“Youth are staying in agency custody longer due to the amount of time that it takes for parents to recover from issues related to drug addiction,” she said.

Champaign County currently has 21 licensed foster homes, Cox said, but not all of them are accepting placements right now. Only about three of the 23 children currently in foster care have been placed within Champaign County.

“We have children in our custody that are placed in Cleveland, Youngstown, Toledo, Mansfield,” she said.

READ MORE: Drug epidemic wreaking havoc on Clark County businesses, economy

Cox wants more families in the area to consider becoming foster parents because it benefits the children if they’re able to stay in their community. Children who are placed out of their community have to change schools, join new sports teams and move away from extended family.

“By placing them further and further away, it just kind of compounds that trauma that they’ve already experienced,” she said.

Anyone interested in becoming a foster parent can reach out to the Champaign County Department of Job and Family Services. Cox said she can connect people with agencies where they can become licensed foster parents. The agency can be reached at 937-484-1500.

Rebecca Puckett, a Shelby County resident, has been a foster parent for 27 years. She currently fosters a child from Champaign County.

Over the years, she’s fostered children that have come from big cities and had to adjust to living in the country. But she said it’s possible.

MORE COVERAGE: Drug, overdose epidemic never-ending battle for Springfield police

“Kids are resilient,” Puckett said. “They really are. More so than us.”

She was convinced she wanted to be a foster parent decades ago but it took some convincing for her husband.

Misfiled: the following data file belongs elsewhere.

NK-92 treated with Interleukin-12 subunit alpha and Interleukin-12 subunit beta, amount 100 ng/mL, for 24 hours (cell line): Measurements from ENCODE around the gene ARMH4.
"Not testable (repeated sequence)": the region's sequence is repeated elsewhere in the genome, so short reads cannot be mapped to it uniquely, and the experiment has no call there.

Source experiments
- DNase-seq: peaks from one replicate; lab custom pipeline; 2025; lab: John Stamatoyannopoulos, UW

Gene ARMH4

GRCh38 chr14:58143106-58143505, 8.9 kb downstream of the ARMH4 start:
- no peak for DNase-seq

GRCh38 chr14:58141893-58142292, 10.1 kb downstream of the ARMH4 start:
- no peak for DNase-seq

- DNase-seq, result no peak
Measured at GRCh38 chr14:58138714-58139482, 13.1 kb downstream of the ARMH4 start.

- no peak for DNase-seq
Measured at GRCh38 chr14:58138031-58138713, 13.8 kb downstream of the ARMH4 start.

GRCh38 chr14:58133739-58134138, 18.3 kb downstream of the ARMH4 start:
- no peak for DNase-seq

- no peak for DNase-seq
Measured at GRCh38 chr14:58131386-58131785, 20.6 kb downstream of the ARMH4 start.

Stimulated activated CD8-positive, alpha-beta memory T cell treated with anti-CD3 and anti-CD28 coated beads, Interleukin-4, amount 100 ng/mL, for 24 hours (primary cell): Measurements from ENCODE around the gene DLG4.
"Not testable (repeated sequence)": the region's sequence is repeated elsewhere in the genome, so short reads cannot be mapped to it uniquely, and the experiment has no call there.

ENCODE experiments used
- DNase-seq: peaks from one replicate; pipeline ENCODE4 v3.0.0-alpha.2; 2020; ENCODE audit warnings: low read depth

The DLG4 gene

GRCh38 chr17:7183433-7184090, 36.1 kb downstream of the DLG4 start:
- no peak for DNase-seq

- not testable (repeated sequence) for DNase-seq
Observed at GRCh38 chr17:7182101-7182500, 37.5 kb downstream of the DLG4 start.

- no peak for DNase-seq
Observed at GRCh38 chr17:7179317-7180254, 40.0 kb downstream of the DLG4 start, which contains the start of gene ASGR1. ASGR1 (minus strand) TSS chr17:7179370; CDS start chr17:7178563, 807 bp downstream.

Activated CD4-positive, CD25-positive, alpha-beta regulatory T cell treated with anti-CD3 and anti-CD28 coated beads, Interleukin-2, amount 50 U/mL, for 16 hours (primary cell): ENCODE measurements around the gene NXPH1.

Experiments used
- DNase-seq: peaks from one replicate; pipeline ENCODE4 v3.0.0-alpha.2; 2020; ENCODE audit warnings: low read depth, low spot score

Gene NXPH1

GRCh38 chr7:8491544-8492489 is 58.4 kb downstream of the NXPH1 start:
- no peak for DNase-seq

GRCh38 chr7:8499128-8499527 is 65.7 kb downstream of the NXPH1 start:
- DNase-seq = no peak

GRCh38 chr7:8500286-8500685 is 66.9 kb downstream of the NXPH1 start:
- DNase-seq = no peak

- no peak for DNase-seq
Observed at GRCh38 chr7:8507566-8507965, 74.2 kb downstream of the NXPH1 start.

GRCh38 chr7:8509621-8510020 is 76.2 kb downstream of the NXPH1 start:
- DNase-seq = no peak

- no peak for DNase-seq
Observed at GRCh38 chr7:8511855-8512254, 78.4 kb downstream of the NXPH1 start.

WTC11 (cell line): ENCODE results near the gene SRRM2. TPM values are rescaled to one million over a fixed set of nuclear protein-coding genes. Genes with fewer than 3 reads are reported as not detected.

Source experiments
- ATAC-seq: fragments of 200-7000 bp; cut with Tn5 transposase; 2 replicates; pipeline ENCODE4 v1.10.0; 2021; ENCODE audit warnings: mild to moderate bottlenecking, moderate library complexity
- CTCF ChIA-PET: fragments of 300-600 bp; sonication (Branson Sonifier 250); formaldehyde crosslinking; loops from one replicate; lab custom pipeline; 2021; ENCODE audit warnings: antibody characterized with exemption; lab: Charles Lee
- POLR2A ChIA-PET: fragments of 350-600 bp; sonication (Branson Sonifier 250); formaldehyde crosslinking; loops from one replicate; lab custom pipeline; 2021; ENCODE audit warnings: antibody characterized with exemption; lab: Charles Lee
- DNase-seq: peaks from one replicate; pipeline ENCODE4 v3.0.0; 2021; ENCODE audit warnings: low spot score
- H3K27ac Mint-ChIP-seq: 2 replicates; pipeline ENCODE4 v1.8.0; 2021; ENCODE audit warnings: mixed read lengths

“He really didn’t want to at first,” she said. “We had two biological children and my husband had two sons before I married him.”

But eventually Joe Puckett agreed, she said, and the family hasn’t looked back. The Puckett family has fostered 55 children and adopted seven.

DETAILS: Springfield man charged after baby overdoses, revived with Narcan

“It was the most rewarding thing that we’ve ever done,” she said.

Puckett’s husband died two years ago, but she said he once told her the kids had done much more for him than he’d ever done for them.

“It’s very hard,” she said about being a foster parent. “And it really takes a lot of you to do it.”

But it’s all worth it, she said.

“We knew,” she said. “This was our calling in life.”

By the numbers:

16 — number of children in foster care in Champaign County in 2015

28 — number of children in foster care in Champaign County so far in 2017

93 — percent of children in foster care in the county removed because of a parent’s substance abuse

ABOUT THIS SERIES

The Springfield News-Sun has written extensively about opioid and heroin problems in Clark and Champaign counties in the past five years, including stories about local people in recovery and efforts to expand treatment options. This year, the News-Sun will take a deep dive into the community’s drug epidemic and what local leaders are doing to solve the problem.